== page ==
The aim was to create a tuning that would ease the transition between fingering simple chords and playing common scales, minimizing fret-hand movement.


There are a few reasons why standard tuning became the most commonly used method:

Think about the songs you first learned when you picked up the guitar. For me, it was Beatles songs. Pink Floyd. Black Sabbath. Metallica. Oasis. Hendrix. And they’re all, for the most part, played and composed in Standard Tuning.

Standing Tuning vs. Alternative Tunings

There’s a running theme in modern metal music that lower tunings are better, and there is some truth to this – from a tonal perspective. If you’re after a chuggy-sound, lower tunings like Drop D, Drop C, or D Standard have a lower register than Standard Tuning and, therefore, sound heavier and denser.

Josh Homme of Queens of The Stone Age and KYUSS has been rocking in C Standard since day one. It’s part of his guitar sound and it is one of the main reasons why nearly all stoner rock bands tune down to either D Standard or C Standard.

Hendrix liked to tune down half a step too, although was done because he liked to play Fender Strats and Strats work better when tuned down half a step (no, really – it’s actually pretty interesting why they do as well).

Similarly, Jimmy Page experimented with a myriad of guitar tunings during his time with Led Zeppelin. Moving from Standard Tuning to DADGAD to really obscure ones that I wouldn’t even know where to begin with…

Switching From EADGBE to Lower Tunings on Guitar

But even with lower, alternative tunings like C Standard and D Standard, the same principles that Standard Tuning is based on apply, meaning all the patterns and chord shapes remain the same (although the notes and chords will be different), so you can take what you learned in Standard Tuning and use it in C Standard and D Standard.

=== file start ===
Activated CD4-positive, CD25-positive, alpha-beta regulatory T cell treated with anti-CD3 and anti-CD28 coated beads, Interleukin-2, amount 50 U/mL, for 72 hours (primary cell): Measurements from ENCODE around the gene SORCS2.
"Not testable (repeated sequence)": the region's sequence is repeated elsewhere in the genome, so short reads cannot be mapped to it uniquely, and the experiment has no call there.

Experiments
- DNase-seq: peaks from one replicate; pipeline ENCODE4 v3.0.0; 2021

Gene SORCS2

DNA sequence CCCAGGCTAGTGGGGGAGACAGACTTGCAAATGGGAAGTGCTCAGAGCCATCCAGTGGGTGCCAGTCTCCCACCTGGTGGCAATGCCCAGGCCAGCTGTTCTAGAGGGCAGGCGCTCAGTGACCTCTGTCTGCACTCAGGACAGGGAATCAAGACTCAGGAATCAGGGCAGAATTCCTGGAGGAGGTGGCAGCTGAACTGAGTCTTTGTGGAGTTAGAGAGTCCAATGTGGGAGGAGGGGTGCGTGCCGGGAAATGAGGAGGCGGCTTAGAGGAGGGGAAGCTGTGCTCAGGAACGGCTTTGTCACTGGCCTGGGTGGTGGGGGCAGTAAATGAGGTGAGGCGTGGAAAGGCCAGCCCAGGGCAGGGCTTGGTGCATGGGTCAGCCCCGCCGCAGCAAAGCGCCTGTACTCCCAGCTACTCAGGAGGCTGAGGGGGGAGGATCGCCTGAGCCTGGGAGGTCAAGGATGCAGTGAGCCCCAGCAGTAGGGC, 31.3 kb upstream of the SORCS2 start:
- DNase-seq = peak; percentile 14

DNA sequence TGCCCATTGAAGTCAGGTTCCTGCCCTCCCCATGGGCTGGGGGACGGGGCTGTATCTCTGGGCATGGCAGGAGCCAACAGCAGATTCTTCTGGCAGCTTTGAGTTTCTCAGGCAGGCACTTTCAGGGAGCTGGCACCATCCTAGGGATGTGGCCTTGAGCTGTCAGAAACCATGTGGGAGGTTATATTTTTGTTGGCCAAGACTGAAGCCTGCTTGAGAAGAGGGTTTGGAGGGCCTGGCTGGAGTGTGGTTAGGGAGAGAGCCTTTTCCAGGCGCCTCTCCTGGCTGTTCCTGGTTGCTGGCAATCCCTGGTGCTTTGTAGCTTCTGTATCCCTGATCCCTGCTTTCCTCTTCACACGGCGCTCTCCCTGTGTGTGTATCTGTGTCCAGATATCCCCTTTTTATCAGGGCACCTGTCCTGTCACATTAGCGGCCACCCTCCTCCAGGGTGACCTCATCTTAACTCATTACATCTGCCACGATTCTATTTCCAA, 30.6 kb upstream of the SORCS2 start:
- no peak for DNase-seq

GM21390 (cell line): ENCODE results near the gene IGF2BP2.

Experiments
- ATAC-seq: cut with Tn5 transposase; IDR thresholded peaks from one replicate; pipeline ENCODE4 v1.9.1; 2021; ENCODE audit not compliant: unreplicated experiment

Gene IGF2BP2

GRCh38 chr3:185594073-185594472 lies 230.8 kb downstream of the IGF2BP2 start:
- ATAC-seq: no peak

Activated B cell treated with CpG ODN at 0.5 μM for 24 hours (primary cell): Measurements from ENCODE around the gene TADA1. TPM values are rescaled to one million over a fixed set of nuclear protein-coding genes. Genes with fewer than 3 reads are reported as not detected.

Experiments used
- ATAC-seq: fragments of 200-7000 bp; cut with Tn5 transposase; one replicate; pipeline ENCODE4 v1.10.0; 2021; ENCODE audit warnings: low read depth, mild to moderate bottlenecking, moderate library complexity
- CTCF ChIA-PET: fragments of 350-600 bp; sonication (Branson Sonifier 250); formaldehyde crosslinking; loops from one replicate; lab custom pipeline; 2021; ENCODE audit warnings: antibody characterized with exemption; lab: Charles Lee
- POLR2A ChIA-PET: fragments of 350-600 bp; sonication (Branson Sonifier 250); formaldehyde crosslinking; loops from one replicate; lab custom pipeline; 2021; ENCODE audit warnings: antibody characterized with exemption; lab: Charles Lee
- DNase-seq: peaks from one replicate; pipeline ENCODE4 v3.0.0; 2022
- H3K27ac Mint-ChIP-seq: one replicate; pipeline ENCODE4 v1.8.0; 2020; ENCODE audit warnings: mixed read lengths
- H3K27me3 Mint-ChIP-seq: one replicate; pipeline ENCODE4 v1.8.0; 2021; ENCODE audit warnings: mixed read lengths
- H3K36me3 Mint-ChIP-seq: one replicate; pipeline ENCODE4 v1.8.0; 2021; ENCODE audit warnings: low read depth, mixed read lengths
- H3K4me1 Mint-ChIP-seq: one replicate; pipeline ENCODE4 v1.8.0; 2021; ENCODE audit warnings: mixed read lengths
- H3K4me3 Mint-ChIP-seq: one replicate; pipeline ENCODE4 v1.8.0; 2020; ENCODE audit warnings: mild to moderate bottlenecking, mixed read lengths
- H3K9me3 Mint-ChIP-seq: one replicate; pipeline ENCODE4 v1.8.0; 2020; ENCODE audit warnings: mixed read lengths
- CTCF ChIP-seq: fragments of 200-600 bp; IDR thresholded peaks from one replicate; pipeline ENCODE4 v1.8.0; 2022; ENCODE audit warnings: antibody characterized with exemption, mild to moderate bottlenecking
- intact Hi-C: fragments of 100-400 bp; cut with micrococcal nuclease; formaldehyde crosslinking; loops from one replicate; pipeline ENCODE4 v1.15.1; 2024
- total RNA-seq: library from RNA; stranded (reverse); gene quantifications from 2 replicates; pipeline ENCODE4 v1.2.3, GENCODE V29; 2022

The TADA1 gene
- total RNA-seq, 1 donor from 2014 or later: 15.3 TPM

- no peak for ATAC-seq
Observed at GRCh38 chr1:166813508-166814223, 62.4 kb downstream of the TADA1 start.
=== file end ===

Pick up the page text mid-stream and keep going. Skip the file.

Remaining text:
They’re just lower tunings and, by proxy, sound heavier.

This is why some metal bands, say, Mastodon, tend to prefer to play in D Standard instead of Standard Tuning. And others, like YOB, go even lower with B Standard. You also have drop tunings to consider too, like Drop D, Drop C, and Drop B, and Drop A.

You get a heavier, denser sound with lower tunings that lends itself more to metal. That’s not to say that Standard Tuning doesn’t sound heavy. Just listen to The Dillinger Escape Plan or OPETH, both play in Standard Tuning and both are extremely heavy.

But if you’re just starting out on the guitar, you will want to LEARN IN STANDARD TUNING. This is super important. It will help you to understand how the instrument works, how chords are made, learn scales, and then, once you have all of that down, you can then use your acquired knowledge to start experimenting with alternative tunings.

Additional Guitar Tuning Guides


Richard has been playing guitar for over a decade and is a huge fan of metal, doom, sludge, and rock music in general – though mostly metal. Having played in bands and worked in studios since the early 2000s, Richard is a massive music production geek, a fan of minimalist recording techniques, and he really likes old-school guitars.